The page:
Ellen Cantor: A History of the World as it Became Known To Me
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Ellen Cantor: A History of the World as it Became Known To Me
Co-published by CCA Wattis Institute, San Francisco; Sternberg Press, Berlin, Künstlerhaus Stuttgart; PARTICIPANT INC., New York, 2018
Softcover, 319 pages
Edited by Lia Gangitano, Fatima Hellberg, Jamie Stevens
Contributions by Dodie Bellamy, Jonathan Berger, John Brattin, Ellen Cantor, Lia Gangitano, Cy Gavin, Joseph Grigely, Clara López Menéndez, John Maybury.


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Ellen Cantor (1961–2013) combined ready-made materials with diaristic notes and drawings to probe her perceptions and experiences of personal desire and institutional violence. This book is concerned with, and a document of, Cantor’s work through the lens of Pinochet Porn (2008–16) and its making—an epic experimental film embodying and radically extending her multifaceted artistic practice. Taking the form of an episodic narrative about five children growing up under the regime of General Augusto Pinochet in Chile, and shot between her dual hometowns of London and New York, history is observed through Cantor’s fictive speculations on private experience within a totalizing political order. A history of the world as it has become known to me brings together writings and archival materials of Cantor’s, including a reproduction in full of her drawing-based script Circus Lives from Hell (2004), alongside contributions by writers, artists, collaborators, and friends reflecting on Cantor’s practice, Pinochet Porn, and a singularly transgressive vision: explicitly feminist, remorselessly emotional, dramatic in tone, and, as Cantor herself liked to put it, adult in subject matter.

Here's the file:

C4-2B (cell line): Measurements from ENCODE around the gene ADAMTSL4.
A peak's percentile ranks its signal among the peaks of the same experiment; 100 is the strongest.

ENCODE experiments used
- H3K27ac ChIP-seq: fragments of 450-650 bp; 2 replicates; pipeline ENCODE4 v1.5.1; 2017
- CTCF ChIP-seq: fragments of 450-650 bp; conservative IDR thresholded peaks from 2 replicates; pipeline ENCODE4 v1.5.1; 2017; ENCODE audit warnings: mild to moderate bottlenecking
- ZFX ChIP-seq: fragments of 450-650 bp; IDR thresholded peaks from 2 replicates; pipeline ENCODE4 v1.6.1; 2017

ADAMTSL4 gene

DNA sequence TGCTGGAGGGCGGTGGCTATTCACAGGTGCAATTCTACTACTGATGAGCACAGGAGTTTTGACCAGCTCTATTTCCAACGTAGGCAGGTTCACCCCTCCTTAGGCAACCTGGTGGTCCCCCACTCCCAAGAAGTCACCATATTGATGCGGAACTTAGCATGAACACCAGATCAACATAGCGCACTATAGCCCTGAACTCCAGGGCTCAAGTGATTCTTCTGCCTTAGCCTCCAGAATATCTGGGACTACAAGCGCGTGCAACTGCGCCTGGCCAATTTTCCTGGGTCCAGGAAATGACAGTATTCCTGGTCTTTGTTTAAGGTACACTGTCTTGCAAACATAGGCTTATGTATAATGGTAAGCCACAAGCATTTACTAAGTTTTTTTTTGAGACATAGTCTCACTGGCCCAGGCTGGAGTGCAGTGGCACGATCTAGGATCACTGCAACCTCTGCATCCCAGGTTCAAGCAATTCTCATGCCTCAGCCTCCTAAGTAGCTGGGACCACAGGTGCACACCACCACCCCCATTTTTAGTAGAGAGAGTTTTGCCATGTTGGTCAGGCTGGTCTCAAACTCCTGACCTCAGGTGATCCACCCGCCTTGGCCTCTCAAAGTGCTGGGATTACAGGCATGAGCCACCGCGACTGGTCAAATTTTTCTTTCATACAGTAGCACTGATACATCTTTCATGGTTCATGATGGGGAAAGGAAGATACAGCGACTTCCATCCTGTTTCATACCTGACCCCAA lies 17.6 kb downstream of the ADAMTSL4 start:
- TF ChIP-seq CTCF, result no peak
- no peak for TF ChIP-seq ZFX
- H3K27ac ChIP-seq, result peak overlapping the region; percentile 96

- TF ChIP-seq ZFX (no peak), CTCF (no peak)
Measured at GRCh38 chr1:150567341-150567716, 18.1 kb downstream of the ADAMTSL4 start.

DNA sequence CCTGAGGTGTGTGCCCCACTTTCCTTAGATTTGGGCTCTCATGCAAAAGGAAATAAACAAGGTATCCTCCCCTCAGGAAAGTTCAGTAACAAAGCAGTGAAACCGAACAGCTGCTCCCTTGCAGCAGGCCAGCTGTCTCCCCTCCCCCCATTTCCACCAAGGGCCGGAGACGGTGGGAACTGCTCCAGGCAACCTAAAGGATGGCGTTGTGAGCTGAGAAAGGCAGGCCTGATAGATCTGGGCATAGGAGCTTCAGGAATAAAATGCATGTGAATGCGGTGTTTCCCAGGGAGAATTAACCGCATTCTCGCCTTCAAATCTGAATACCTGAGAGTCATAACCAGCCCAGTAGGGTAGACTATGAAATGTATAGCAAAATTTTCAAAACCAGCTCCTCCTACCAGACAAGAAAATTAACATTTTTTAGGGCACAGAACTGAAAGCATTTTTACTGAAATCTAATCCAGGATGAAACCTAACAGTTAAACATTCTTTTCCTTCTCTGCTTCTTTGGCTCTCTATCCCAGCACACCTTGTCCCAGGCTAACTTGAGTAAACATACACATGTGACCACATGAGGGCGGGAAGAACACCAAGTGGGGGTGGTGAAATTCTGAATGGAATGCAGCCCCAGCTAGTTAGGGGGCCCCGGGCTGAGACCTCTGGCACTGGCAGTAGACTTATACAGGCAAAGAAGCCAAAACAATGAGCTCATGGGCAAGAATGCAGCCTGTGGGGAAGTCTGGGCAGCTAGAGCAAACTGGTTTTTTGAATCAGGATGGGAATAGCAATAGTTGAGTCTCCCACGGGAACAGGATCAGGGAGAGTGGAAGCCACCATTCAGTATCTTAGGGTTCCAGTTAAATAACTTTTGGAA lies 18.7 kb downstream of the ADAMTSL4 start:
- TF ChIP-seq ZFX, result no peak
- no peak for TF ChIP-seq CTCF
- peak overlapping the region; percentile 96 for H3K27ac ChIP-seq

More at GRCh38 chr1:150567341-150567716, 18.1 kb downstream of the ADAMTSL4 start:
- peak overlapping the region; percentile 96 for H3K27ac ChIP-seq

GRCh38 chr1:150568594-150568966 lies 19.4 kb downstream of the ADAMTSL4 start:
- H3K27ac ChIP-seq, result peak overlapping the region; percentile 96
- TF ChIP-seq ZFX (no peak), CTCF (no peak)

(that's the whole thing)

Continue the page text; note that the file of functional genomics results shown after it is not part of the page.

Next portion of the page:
It accompanies the exhibition Ellen Cantor: Cinderella Syndrome, which was on view at the Wattis from December 8, 2015 through February 10, 2016, and traveled to Künstlerhaus Stuttgart.